Excerpt of letter to City Council President Tom McCarthy from peers Bob Walsh and Andre Baker:
At a time when the City of Bridgeport is laying off low paid city employees due to a budget problem, it is unconscionable that the City Attorney is allowed to proceed with politically motivated consulting contracts of this magnitude
A Hartford Courant story revealing that a lawyer friend of Mayor Bill Finch from his days in the State Senate has earned more than $200,000 as an outside legal consultant to the city has City Council members Bob “Troll” Walsh and Andre Baker asking questions.
How many of these agreements are out there and who’s getting paid? Walsh and Baker fired off an email Tuesday to City Council President Tom McCarthy asking for the information they had requested in May as part of a resolution. McCarthy, according to Walsh, said a resolution wasn’t necessary, the information could be obtained without it. Troll says he and Baker are still waiting. Here is the letter which was also sent to members of the council Ordinance Committee.
Resolution concerning Personal Services Contracts & Procurement Ordinance
Council President McCarthy,
At the May 17, 2010 council meeting Councilman Baker and myself introduced a resolution calling for a full disclosure of personal services contracts for the prior 6 months in an effort to determine whether rules outlined in the Procurement Ordinance were being properly adhered to when advertising and awarding these deals. This resolution was prompted by then recent revelations concerning such contract with prior City Hall employees, i.e. Ned Winterbottom and Dennis Murphy.
The matter was heard by the committee at the May 25, 2010 committee meeting. At that time Baker and I were chided for not simply requesting the information and for putting the request in the form of a resolution. We felt that the subject matter was such that the force of a resolution would carry more weight and be more effective in procuring all of the data sought. We felt we needed to see all such information on these types of contracts to fully understand the extent of the problem and determine if changes to the ordinance were in order.
At that time you, as Council President, offered to get the information informally without a resolution being passed. I agreed and request that a full twelve months worth of data be made available to which you agreed. The matter was tabled before the committee and has remained tabled since then.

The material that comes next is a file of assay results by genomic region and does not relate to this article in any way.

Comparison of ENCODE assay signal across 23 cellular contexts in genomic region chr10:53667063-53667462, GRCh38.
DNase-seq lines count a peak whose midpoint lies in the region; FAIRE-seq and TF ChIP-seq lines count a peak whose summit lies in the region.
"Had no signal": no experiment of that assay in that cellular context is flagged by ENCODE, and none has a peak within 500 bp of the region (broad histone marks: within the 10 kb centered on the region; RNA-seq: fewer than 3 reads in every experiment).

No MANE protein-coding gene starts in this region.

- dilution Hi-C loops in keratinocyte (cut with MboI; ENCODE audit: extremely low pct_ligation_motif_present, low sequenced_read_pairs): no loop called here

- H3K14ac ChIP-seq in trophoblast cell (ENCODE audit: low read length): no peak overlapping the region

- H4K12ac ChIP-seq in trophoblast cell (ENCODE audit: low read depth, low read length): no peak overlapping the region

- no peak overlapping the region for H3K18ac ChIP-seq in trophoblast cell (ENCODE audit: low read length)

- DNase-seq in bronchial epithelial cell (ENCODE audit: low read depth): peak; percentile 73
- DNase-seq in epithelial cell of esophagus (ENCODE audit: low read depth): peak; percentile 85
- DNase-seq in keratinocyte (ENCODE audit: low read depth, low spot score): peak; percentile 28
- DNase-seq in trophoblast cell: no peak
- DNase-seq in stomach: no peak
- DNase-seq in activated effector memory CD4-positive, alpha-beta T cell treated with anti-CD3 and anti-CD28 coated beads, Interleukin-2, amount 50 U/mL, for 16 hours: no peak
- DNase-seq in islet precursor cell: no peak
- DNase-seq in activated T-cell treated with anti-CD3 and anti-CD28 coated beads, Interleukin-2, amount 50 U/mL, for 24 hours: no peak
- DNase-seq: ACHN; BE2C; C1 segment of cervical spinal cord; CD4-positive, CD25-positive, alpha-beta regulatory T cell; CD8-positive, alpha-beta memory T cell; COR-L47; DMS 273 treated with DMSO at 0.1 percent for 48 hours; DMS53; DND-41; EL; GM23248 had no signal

Now I read in the Harford Courant that a former Senate colleague of the mayor in line to receive close to a quarter of a million dollars of Bridgeport taxpayers hard-earned money in a contract that was never approved by the City Council and at least could have been revealed by the council if our request had been honored on a timely basis.
Nearly four months have passed with no response and now we have to ask if the public embarrassment is one of the reasons that this has gone unheeded.
At a time when the City of Bridgeport is laying off low paid city employees due to a budget problem, it is unconscionable that the City Attorney is allowed to proceed with politically motivated consulting contracts of this magnitude; and in an apparent effort to avoid a proper hiring process. Additionally, this practice apparently bypasses the requirement of minority contracting that is included in the ordinance.
And once again, you, as a highly paid member of the Finch administration and working in the Office of Labor Relations, bring about the appearance of conflicts of interest in trying to please too many masters.
We are requesting on an expedited basis the information previously sought in the attached resolution for the twelve month period prior to the submission of the resolution that you had previously agreed to and for any additional contract that have been issued since that time.
Resolution by council members Bob Walsh and Andre Baker:
Whereas, published reports have indicated a number of personal services contracts have been awarded recently that did not go through a competitive bidding process; and
Whereas, some of these contracts were issued on a “not to exceed basis” and the payments made may have exceeded those established limits; and
Whereas, based on the information made public these awards may be in violation of procurement procedures outlined in city ordinances; and
Whereas, the lack of competitive bidding does not provide the public with sufficient transparency to ensure that the most qualified and cost effective bidders are being selected; and
Whereas such process may violate the minority contracting requirements or at least violate the spirit of the minority contracting requirement;
Be it resolved that the city forward to the Ordinance Committee a list of all contracts awarded in the past 6 month in excess of $10,000. Such list shall include:
1) Procuring officer
2) The bidding process, i.e. informal, formal, Bid Sync, advertised, sole source exception, etc.
3) Minority outreach efforts / consideration
4) Total value of contract or “not to exceed” value
5) Term of the contract
This list should include contracts / engagements entered into by the City Attorney regardless of whether or not charter allows such exception.
Be it further resolved that in light of this report that the Ordinance Committee initiate a complete review of ordinance rule and regulations as well as reporting requirements to ensure full transparency.